John J. Tormey III, Esq. - Entertainment Lawyer and Entertainment Attorney in New York
In any case, the following is for certain. If a proposed music recording agreement with royalty covenants as exchanged between the music and entertainment lawyers does not contain these 3 components: (A) an up-front advance “fixed compensation” payment to the music artist, (if only to show the company’s good faith, but sufficient enough that the artist will have been happy to have done the deal even if no back-end compensation is ever later collected by the artist); and (B) an accounting clause; and (C) an audit clause with teeth; then, serious doubts should be raised as to whether the music artist should indeed look elsewhere for other career opportunities. At minimum, the proposed deal, as the Dixie Chicks might say, needs fixin’.
And the music artist should take heart, I suppose. Getting the “back-end payment”, “net profits”, or “points” bum’s contract rush from a company happens to music artists and other types of artists in all media and sectors, at all calibers and levels of experience and success, whether or not they are represented at the time by a music or entertainment lawyer. No matter how commercially-successful a musician becomes, there may always be doubts as to whether he or she is being royaltied or otherwise paid correctly – and sometimes it takes the music and entertainment lawyer litigators and the court system to scrutinize the contract to find out.
It is astounding, however, how many artists, typically without music or entertainment lawyer counsel, will agree to be paid for their hard work and their music or other work-product by “points” or “net profits” or other “back-end” alone, perhaps commemorated with writing on the back of a cocktail napkin, or even (gasp) on a handshake alone. Why are these artists selling themselves so short? Perhaps because they are dying for their first big break, and perhaps because they do not have sufficient confidence in their abilities such that they believe that another valuable opportunity will come along. So they don’t enlist the help of a music or entertainment lawyer, and often sign bad contracts or otherwise agree to bad deals.
There are contractual ways for musical and other artists to even the proverbial scales of justice regarding their royalties, “net profits”, “points”, or other form of contingent compensation - typically best deployed through the artist’s entertainment lawyer. The most familiar method is the deployment of contractual “accounting” and “audit” clauses or provisions. The music or other artist can endeavor to contractually require the company to remit detailed written accountings of all revenues collected, and (carefully-circumscribed) deductions taken therefrom, on a regular basis. The clauses can be drafted by the artist’s entertainment lawyer. Accordingly, the music artist can also endeavor to reserve the contractual right to audit the books and records of the record company to ensure correct remittance of royalties. In the professional entertainment industry context, audits like this take place all the time, thus ensuring a livelihood for many entertainment industry accountants, entertainment lawyers, and others. It has been reported that wholly two-thirds of all entertainment industry audits result in findings of underpayments. Usually thereafter, the parties reach an economic settlement and move on with their lives. Sometimes, they don’t, and they litigate using music or entertainment lawyers instead. And as indicated above, the majority of litigations themselves settle before going to trial.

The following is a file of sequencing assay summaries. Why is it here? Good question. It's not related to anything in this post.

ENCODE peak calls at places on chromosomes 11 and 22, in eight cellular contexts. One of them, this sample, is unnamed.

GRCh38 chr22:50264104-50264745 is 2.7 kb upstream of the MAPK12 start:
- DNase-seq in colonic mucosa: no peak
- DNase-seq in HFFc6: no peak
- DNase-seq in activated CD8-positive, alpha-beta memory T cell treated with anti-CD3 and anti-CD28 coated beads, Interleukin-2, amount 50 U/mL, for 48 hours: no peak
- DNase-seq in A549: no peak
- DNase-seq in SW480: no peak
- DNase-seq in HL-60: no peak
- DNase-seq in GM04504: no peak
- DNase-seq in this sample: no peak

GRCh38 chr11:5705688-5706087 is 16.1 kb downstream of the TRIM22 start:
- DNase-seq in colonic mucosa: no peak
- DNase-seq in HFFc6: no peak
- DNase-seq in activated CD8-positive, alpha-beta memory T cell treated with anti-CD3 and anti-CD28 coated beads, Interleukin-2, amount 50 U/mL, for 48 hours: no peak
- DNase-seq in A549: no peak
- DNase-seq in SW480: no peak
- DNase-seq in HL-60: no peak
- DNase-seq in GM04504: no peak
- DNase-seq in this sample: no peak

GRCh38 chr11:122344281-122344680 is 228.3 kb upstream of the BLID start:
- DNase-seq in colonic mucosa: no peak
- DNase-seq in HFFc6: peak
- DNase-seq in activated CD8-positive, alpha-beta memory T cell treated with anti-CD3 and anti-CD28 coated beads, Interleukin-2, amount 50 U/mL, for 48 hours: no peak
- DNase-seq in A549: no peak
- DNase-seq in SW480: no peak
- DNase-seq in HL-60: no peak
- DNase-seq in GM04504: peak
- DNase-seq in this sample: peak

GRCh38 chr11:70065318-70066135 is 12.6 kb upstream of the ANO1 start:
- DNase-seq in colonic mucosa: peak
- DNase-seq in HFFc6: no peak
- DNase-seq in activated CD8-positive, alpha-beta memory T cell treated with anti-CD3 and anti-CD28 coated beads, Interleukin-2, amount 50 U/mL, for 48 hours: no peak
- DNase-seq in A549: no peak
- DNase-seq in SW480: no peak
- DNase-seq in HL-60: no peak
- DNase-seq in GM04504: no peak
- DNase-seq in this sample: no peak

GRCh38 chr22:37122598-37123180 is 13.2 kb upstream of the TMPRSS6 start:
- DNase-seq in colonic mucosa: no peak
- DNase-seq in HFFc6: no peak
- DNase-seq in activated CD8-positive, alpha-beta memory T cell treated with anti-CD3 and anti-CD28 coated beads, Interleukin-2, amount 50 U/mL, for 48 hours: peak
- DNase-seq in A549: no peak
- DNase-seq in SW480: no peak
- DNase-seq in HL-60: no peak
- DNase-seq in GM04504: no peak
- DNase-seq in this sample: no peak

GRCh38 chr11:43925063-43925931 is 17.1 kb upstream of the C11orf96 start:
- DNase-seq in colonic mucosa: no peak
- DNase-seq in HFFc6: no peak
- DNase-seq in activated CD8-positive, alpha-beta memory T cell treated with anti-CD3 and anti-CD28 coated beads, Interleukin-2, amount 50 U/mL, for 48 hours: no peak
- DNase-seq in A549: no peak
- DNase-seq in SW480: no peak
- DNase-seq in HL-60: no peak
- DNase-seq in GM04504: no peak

“Where is all of this money going?”, asks the artist-side music and entertainment lawyer, particularly. Well, we know or suspect where it is going. It is true that launching and promoting albums, and developing artists, requires major expenditures by the record label, likely in the millions of dollars. The label has to spend money to make money. The label has to spend money on its own music and entertainment lawyers to draft and negotiate the contracts, for that matter. The film studio or television production company will deploy similar rationales when defending “net profit”, “points”, or other back-end payment arrangements. But in the case of a successful recording and touring act, at least some of the incremental money above expenditures is going towards someone’s profit. It is reasonable to assume that the Dixie Chicks sued because they didn’t think they were receiving their fair share of same under the signed contract, and then convinced one or more music and entertainment lawyer litigators to same effect.